The HRSJ project focusing in on Pediatric Mental Health in East Harlem has been historically based in student participation in the East Harlem Community Health Committee’s Pediatric Health Subcommittee but this coming year’s dyad also has the opportunity to expand on relationships with people working at the city-wide level on mental health care delivery as well as nurturing a relationship with an East Harlem LGBTQ+ youth program. For historical context, the East Harlem Community Health Committee (EHCHC) is a coalition of organizations dedicated to improving health in East Harlem via advocacy. In 2011, a now five-year partnership between HRSJ Scholars and EHCHC began and since, many HRSJ scholar dyads have mapped out the barriers to mental health care delivery in the complex system, the different resources available in different East Harlem schools, as well as obtained valuable qualitative data from key informants in school-based mental health. This past year, ThriveNYC, the first city-wide initiative of its kind in the USA, was rolled out by the Office of the Mayor as a comprehensive platform to address shortcomings of mental health care delivery in the 5 boroughs. Because ThriveNYC’s comprehensive programming has yet to be seen in action in East Harlem, Mount Sinai’s involvement in advocacy efforts on behalf of the East Harlem Community Health Committee has been put on hold in order to track the impact of this city-wide initiative. This year’s dyad will have the opportunity to maintain connected to the East Harlem Community Health Committee’s concerns while developing relationships with city officials to understand how ThriveNYC is changing the landscape of mental health care delivery in East Harlem. The dyad will then be able to determine advocacy efforts moving forward based on previous recommendations that had been laid out in year’s past. In addition to this policy-level work, the 2015 dyad developed a relationship with an LGBTQ+ youth support group at the Tito Puente Education Complex that awaits many flourishing opportunities in terms of community-based participatory research, harm reductionist educational and support models, as well as advocacy projects.

Past Dyad: Wayne Sy and Rio O’Mary

Reintegration of Formerly Incarcerated Individuals

SYMPOSIUM PRESENTATION: Reintegration of Formerly Incarcerated Individuals

Community Partners: Harlem Community Academic Partnership & STEPS to End Family Violence

A team of two HRSJ scholars will serve as interns with the Harlem Community Academic Partnership (HCAP), an organization that seeks to connect researchers and academics with community-based organizations in East Harlem to accomplish goals held in common. Through HCAP, scholars will partner specifically with STEPS to End Family Violence (STEPS), and work with this organization’s re-entry program for formerly incarcerated women who have experienced intimate partner violence. Previous scholars worked on the HERS Project, a Health Evaluation Re-entry Survey, developed in the 2013-2014 cycle, to identify the medical status of women dealing with the unique concerns of intimate partner violence and coming home from jail and/or prison. The HERS survey identified that many of the women coming home suffer from mental health issues, yet are not receiving treatment. Last year’s dyad conducted meetings, a focus group, and a survey to assess how STEPS counselor’s address the mental and physical health needs of their clients. In addition, last year’s dyad explored establishing a formal partnership with the Institute for Family Health (IFH), which provides accessible trauma- informed care. This year’s dyad will have the opportunity to design an intake form that identifies the health needs and concerns of STEPS clients. Another route for this year’s dyad might be the creation of a resource guide that lists medical, legal, job trainings/offerings, and other resources  in one centralized location. Overall, this partnership involves working closely with interns at STEPS and members of HCAP as well as learning with other prison rights advocates. Students may also branch out to explore the advocacy and lobbying work at the NYC Correctional Association located in Harlem.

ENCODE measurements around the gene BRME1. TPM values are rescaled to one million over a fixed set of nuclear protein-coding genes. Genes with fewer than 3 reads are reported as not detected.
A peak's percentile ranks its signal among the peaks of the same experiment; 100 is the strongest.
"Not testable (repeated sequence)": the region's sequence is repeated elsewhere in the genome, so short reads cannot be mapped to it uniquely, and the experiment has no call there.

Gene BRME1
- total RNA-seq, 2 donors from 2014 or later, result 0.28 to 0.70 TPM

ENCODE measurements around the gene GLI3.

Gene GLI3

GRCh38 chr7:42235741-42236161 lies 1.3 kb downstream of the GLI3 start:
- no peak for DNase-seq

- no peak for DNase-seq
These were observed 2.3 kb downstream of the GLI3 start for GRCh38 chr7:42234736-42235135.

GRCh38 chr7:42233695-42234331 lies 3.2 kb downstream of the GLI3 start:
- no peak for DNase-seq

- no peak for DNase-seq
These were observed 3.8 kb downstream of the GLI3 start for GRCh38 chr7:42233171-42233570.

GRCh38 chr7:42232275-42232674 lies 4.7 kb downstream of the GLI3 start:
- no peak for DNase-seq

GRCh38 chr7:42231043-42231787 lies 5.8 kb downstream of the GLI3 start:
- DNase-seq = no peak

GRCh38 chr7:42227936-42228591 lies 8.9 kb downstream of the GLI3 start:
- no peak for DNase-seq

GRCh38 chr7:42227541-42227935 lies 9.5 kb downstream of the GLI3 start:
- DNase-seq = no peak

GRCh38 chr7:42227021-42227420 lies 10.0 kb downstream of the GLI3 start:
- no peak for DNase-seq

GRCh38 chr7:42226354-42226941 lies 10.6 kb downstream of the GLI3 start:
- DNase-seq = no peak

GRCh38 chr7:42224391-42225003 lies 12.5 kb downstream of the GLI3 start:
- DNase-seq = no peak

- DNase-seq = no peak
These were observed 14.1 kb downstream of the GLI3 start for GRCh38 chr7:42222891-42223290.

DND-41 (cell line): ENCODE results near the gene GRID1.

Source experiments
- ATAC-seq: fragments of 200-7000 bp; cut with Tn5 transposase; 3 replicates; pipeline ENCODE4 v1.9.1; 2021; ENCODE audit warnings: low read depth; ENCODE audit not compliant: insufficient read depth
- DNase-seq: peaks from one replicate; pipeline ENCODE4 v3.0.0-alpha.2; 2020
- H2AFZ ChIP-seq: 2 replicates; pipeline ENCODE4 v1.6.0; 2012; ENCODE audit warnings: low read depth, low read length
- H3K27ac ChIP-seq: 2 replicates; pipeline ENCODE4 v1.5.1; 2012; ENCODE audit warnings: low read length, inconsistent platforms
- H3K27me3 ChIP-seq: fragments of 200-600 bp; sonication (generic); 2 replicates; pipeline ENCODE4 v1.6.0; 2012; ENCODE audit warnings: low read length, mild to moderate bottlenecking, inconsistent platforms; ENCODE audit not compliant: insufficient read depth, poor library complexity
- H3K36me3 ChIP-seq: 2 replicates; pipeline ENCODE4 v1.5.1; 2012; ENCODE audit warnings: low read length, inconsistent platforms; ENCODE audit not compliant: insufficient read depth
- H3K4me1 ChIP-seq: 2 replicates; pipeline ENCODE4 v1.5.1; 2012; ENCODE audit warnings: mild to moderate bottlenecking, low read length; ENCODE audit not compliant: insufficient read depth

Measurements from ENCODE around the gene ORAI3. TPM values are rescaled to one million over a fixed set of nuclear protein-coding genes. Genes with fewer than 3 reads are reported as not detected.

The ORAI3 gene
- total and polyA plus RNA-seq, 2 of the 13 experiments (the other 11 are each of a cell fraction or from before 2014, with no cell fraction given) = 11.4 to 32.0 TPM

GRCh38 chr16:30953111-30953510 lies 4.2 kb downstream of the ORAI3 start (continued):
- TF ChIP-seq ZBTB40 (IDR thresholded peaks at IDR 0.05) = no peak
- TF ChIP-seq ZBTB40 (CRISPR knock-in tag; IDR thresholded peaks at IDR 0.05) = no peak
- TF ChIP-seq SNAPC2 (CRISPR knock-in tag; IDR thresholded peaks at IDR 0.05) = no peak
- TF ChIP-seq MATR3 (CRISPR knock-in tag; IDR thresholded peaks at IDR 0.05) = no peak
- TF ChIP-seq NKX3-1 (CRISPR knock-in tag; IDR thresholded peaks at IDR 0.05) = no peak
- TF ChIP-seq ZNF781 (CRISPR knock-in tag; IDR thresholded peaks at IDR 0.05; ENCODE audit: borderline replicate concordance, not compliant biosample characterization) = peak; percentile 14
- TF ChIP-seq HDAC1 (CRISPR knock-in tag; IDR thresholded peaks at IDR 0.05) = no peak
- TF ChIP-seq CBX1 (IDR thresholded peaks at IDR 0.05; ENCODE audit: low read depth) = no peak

Past Dyad: Neha Sikka and Jimmitti Teysir

Access to Health and the Affordable Care Act

SYMPOSIUM PRESENTATION: Access to Health and the Affordable Care Act

Community Partners: Doctors for America at Mount Sinai and the East Harlem Community Health Committee

Students working on the Affordable Care Act (ACA) service project will partner with and facilitate meetings for the East Harlem Community Health Committee (EHCHC), a community-based round-table of East Harlem health insurance stakeholders, and the Mount Sinai student branch of the Doctors for America organization. The focus of project is to: 1) to increase education around the ACA and insurance options in the East Harlem community, and 2) to increase East Harlem enrollment in the expanded Medicaid, Child Health Plus, and private Qualified Insurance Plans made available through the ACA 3) advocate policy initiatives supported by the national Doctors for America organization on the local level. Specifically, scholars will work alongside organizations and members of the East Harlem community to disseminate information and plan information sessions. Scholars may also help to identify other community-based organizations with additional enrollment resources to make available to the East Harlem community. Because this year’s ACA enrollment period is from November 1st,